Wardrobe Update #1

December 30, 2016


It’s time to check on the stats of my wardrobe project.

I’ve made 12 garments in total in the past five months. While I am proud of that (there are some very big projects hidden in that number), it shows me that I need to ramp up my production.

The percentage of handmade items compared to store-bought items has grown from 11% to 23%, but this is also because I have been able to get rid of some additional garments (my total number of garments has actually gone down from 94 to 92). You can see what I started with here.

So far, I have completed:

When I ran the totals, I had a moment of panic at the amount of money I’ve spent so far. I am rarely faced with the collected amount I spend on anything and I was a little surprised. However, if I went shopping and came home with all of those items for just $1000 I’d be high-fiving everybody. If I had charged (myself) for my labour–let’s say at $25.00 per hour ($50,000 per year pre taxes)–that would have moved the cost of those 12 items up by $3,400 for a total of $4,406.19.

There is a lot of fabric from unknown origins in my spreadsheet and I would like to work on changing that going forward. You’ll notice the price difference between the projects where you can trace the fabric and those of unknown origin.

Coming up on the Handmade Wardrobe:

2017 Make Nine Handmade Wardrobe

There’s a lot of spring in that collage and we’ve got at least four months of winter to get through first. Expect sweaters, long sleeve shirts, skirts and maybe a dress or two in the coming months.




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  • Reply Maddie December 30, 2016 at 5:21 pm

    You’re so brave to total up all the time and money you spend on your makes! I’ve toyed with the idea before but I’m not sure I’d like what I find… Gotta work on eliminating impulse buys first. Did you find that keeping track like this made you more intentional about what you purchased?

    • Reply Erica December 30, 2016 at 8:11 pm

      Thank you, Maddie! It definitely did. I didn’t want to swap out shopping for clothes with shopping for fabric. I have been getting rid of clothes for awhile now though and really did need to replenish! And those international shipping charges and Canadian duty fees certainly help deter me from impulse purchases!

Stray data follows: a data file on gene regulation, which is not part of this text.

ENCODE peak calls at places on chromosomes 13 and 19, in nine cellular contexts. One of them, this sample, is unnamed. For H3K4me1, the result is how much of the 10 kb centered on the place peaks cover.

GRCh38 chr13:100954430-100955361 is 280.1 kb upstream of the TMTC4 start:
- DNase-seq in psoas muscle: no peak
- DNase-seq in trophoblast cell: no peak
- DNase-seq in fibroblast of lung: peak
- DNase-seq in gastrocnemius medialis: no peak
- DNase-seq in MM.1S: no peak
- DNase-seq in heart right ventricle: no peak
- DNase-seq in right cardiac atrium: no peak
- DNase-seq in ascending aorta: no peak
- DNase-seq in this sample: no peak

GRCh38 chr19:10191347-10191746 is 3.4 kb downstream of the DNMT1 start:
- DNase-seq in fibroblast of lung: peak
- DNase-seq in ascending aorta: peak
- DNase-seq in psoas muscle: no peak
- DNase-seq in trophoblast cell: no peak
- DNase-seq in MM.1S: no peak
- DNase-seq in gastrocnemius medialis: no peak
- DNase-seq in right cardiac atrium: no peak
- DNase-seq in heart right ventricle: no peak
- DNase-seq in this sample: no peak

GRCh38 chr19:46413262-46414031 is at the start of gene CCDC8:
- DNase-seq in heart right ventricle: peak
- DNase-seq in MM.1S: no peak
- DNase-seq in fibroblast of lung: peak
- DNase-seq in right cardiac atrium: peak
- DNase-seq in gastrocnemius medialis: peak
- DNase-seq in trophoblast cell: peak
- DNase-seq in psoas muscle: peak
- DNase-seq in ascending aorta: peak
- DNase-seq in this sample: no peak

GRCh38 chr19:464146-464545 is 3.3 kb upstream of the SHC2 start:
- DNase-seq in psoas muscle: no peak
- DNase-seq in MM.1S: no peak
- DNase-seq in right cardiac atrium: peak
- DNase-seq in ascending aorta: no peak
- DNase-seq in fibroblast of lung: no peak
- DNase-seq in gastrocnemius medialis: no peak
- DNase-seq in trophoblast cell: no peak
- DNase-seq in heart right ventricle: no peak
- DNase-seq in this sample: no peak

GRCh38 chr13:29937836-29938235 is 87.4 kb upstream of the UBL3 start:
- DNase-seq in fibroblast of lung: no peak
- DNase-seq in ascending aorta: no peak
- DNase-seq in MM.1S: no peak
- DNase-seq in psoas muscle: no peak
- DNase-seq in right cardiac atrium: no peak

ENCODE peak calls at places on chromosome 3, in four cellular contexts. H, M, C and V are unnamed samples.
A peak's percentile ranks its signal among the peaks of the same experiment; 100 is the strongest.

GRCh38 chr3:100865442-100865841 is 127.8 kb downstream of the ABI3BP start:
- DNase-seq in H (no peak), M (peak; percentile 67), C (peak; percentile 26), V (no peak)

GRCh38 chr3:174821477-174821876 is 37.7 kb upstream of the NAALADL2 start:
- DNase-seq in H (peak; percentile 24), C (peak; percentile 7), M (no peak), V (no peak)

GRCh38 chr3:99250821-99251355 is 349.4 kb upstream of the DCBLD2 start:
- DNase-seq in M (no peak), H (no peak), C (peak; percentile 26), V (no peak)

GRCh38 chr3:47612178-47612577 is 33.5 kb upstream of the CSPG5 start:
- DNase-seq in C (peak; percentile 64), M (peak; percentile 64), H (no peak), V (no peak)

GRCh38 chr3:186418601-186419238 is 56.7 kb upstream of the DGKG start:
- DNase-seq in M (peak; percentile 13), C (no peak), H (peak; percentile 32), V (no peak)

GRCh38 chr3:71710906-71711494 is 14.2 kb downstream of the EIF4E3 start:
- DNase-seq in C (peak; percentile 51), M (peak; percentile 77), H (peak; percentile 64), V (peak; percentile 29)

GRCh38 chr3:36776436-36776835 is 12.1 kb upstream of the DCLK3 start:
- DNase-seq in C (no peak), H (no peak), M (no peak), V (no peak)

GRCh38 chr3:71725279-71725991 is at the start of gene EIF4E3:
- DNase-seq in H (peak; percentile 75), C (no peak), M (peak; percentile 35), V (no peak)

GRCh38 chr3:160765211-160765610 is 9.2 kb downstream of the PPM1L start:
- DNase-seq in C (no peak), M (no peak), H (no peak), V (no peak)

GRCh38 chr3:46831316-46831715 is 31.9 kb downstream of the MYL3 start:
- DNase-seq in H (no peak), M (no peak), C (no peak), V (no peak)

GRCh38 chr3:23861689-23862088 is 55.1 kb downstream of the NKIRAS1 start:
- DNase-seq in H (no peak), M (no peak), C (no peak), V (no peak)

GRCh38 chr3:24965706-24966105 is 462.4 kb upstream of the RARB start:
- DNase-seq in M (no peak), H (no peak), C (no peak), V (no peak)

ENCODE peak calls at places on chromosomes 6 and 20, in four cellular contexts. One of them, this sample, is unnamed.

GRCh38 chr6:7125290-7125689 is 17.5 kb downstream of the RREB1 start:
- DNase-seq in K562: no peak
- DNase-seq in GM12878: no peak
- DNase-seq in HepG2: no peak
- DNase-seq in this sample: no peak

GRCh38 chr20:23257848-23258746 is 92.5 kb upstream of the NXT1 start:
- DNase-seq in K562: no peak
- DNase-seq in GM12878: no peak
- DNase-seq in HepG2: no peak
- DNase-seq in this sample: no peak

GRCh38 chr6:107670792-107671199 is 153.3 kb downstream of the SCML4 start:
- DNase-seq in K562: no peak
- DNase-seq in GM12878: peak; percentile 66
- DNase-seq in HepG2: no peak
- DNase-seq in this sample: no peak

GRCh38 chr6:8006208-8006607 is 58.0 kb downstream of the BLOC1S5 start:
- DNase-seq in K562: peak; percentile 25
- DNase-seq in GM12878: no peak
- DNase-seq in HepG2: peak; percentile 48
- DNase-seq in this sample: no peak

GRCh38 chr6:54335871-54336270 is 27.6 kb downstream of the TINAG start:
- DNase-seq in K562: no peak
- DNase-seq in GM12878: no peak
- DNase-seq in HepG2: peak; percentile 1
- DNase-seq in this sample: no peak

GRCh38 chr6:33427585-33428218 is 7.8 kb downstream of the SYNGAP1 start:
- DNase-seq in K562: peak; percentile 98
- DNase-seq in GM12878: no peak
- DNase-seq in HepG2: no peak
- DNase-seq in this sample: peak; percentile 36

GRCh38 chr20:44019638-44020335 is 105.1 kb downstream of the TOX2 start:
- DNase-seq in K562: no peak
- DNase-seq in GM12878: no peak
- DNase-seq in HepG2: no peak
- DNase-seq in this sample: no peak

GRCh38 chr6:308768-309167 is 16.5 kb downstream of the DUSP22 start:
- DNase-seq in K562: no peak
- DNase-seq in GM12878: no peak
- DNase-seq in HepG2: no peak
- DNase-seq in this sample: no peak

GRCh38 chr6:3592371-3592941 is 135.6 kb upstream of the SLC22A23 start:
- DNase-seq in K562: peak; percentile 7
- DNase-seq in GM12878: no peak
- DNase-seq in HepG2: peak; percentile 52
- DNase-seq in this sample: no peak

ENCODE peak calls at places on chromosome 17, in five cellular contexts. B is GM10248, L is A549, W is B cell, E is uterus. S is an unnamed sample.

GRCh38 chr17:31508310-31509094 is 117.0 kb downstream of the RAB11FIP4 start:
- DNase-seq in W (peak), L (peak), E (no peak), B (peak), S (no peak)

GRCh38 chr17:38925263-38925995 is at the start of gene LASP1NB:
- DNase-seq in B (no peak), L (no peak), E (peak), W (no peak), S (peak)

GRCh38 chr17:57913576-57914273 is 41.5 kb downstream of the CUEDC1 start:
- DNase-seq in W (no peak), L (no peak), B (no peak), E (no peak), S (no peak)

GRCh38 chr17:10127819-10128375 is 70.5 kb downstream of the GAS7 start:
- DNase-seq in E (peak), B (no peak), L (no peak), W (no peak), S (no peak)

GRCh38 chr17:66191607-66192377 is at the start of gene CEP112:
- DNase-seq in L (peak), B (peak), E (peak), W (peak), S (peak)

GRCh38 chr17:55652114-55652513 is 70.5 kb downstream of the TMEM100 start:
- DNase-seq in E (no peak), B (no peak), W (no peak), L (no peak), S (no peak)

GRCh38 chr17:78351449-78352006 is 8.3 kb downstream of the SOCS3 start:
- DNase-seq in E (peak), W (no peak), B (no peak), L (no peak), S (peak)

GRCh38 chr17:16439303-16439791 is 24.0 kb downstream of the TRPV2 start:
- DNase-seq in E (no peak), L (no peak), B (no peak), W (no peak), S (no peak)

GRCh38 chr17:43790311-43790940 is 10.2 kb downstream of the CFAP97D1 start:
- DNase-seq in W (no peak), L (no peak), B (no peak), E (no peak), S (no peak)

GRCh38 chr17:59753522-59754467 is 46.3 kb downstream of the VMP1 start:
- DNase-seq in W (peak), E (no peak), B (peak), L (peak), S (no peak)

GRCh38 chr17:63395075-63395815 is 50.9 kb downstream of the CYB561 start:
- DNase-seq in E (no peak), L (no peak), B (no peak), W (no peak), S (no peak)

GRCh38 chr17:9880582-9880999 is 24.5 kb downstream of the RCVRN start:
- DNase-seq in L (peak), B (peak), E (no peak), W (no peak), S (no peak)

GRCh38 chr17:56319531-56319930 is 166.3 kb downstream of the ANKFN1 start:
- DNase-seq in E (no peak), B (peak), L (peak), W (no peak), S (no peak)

• Reply Lia December 31, 2016 at 1:10 am

    Oh my gosh. I love the idea of spreadsheeting sewing projects like that. When I track my time it leads to greater appreciation for the garment – this could only add value! I think I found a new year resolution!

    Also, what pattern is that to the left of the Melilot shirt? I’m intrigued!

    • Reply Erica December 31, 2016 at 2:36 am

      Oh yes! It’s helped me to be neater. Because they are precious items, I’m much better at putting my clothes away rather than keeping them in a heap on the floor. The image on the left is the pant expansion pack for the Chi Town Chinos.

  • Reply Dolors January 12, 2017 at 2:38 pm

    Great work! And beautiful makes!:) And your “make nine” are almost my “make nine”. I’d change the Mélilot shirt for the Bruyère but you have already made that one 😉

    • Reply Erica January 12, 2017 at 4:39 pm

      That’s so fun! I can’t wait to see your Make 9 projects! We’ll have to compare notes at the end of the year. Have you ever made swimwear before?

      • Reply Dolors January 12, 2017 at 4:54 pm

        No, no swimwear (or pants, jeans, jackets or button-down shirts for that matter ?). l’m quite new to sewing and I’m learning by myself but I’d like to try sewing some clothes. Let’s see how it goes! I’m sure yours will be beautiful. I may return to ask you for some help ;p

        • Reply Erica January 13, 2017 at 12:40 pm

          Of course! I got the Jeans Making EBook from Closet Case Files and it was so helpful!

  • Reply Nova Scotian skipping factory fashion to make her whole wardrobe from scratch - News For Canada February 22, 2017 at 5:37 pm

    […] last time Penton calculated her overall costs, she found she had spent slightly more than $1,000 on 11 handmade items, including two winter […]

  • Reply Amanda March 1, 2017 at 9:31 pm

    It’s interesting to see how you’ve gotten so much quicker at making the Gingers. Although, I guess the printed didn’t have back pockets, so that was a slight time savings. Do you include the cost of the pattern in the cost of each project? Or just the first time you use it? Just thinking at this point that Ginger pattern is really paying for itself. Great blog, I’ve had fun going through all your posts today. I’m glad I stumbled on it.

    • Reply Erica March 2, 2017 at 2:26 pm

      That is a very insightful question! I went back and forth about counting the cost of the pattern each time before I began the project. My thinking is that I want to show the cost of the item as a stand alone garment. But, as you said, the pattern eventually pays for itself, which is a great benefit of sewing! Maybe I will start to take the cost of re-used patterns out regular wardrobe updates. Thank you for bringing it up. I’m so glad you are enjoying to project!

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